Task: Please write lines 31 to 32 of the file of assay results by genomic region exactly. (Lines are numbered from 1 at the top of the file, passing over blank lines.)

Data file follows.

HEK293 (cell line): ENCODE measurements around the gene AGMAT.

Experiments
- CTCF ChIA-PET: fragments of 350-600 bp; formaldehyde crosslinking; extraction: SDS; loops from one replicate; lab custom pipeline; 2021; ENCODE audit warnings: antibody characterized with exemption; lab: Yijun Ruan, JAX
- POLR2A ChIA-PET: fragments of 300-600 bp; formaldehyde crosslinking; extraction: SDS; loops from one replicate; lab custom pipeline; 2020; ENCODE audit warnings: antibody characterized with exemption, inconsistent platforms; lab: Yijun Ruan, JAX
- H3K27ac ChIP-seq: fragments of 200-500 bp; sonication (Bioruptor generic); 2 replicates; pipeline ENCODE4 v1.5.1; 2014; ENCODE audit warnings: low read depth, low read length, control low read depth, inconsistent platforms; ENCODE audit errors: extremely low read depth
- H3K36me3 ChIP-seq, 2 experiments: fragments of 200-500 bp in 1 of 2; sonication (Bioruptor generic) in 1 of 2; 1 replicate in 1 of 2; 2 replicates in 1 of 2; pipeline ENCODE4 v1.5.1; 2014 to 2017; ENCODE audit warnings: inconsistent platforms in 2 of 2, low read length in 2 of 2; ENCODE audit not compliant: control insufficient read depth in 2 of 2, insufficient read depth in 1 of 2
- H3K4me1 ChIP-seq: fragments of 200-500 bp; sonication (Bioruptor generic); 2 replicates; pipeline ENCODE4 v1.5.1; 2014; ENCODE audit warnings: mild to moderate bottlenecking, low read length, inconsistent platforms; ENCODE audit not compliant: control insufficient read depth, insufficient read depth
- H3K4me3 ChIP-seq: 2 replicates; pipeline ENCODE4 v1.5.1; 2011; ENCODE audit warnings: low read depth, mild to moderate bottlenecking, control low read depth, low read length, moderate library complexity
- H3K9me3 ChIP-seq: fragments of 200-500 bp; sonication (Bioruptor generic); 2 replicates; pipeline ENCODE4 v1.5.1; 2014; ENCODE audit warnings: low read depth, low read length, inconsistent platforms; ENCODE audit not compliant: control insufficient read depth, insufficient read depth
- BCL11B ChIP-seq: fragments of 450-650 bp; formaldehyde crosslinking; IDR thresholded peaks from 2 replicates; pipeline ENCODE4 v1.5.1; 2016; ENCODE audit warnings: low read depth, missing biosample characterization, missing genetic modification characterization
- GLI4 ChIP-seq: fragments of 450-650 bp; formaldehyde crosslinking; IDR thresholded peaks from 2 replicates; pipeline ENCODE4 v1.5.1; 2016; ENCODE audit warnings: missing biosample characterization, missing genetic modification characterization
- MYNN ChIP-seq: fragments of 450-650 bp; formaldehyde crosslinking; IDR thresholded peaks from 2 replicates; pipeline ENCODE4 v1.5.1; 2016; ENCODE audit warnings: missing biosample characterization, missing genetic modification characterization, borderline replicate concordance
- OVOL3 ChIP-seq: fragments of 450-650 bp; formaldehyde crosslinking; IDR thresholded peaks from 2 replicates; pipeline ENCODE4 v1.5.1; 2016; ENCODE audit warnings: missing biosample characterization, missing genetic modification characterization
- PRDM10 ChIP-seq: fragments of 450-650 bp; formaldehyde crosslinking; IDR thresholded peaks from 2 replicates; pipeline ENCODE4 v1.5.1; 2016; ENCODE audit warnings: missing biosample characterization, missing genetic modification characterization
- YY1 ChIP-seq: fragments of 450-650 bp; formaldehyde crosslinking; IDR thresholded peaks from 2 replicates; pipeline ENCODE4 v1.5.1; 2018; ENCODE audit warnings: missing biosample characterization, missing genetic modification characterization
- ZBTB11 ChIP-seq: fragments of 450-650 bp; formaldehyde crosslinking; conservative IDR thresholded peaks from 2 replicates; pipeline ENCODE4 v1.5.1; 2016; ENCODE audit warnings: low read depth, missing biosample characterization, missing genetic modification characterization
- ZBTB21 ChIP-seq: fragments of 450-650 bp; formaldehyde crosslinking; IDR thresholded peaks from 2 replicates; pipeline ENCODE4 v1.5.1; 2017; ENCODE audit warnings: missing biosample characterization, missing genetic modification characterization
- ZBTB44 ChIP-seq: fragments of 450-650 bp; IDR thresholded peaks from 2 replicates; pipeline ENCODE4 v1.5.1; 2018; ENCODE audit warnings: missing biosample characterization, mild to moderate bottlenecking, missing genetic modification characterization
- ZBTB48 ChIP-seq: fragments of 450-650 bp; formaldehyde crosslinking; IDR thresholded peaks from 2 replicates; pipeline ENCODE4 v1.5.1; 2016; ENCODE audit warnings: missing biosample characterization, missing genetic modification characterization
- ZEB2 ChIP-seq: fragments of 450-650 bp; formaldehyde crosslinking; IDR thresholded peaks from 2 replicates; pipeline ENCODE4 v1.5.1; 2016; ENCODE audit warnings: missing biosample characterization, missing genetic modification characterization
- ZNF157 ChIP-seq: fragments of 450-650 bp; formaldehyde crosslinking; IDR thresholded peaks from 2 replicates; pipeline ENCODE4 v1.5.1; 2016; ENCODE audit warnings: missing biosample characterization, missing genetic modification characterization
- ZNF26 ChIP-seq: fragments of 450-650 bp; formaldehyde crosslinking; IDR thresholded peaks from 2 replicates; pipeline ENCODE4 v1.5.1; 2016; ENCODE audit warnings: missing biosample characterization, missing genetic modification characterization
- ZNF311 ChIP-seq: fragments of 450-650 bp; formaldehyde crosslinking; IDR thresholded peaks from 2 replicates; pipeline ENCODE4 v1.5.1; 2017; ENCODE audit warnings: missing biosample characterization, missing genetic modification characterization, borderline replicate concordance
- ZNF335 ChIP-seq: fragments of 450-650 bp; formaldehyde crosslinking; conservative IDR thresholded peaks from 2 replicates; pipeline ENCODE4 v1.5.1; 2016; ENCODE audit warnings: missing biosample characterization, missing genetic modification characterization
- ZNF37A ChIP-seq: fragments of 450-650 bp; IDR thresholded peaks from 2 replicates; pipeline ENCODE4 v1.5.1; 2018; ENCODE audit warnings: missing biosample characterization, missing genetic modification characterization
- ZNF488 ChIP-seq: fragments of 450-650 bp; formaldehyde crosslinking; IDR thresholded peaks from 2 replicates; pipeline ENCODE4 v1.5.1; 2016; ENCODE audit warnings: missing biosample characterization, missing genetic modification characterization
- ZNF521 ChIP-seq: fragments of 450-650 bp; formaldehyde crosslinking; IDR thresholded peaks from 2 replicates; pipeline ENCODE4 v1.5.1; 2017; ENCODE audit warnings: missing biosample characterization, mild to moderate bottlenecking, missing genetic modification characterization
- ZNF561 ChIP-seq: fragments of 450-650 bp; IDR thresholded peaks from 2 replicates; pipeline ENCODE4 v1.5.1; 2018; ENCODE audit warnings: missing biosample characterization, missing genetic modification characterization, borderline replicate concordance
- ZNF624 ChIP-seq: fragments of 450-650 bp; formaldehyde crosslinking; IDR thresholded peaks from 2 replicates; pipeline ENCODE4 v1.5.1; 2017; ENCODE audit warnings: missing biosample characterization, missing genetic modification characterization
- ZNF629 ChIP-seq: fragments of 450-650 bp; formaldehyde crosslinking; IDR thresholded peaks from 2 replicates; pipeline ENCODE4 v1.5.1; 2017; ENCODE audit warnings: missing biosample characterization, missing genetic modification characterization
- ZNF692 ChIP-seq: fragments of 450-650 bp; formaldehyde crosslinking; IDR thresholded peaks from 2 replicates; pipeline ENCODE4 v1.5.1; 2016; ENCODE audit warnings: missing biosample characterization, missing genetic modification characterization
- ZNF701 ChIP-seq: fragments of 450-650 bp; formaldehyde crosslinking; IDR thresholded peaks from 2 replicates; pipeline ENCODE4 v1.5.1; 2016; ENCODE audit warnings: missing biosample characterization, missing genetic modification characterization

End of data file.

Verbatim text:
- ZNF692 ChIP-seq: fragments of 450-650 bp; formaldehyde crosslinking; IDR thresholded peaks from 2 replicates; pipeline ENCODE4 v1.5.1; 2016; ENCODE audit warnings: missing biosample characterization, missing genetic modification characterization
- ZNF701 ChIP-seq: fragments of 450-650 bp; formaldehyde crosslinking; IDR thresholded peaks from 2 replicates; pipeline ENCODE4 v1.5.1; 2016; ENCODE audit warnings: missing biosample characterization, missing genetic modification characterization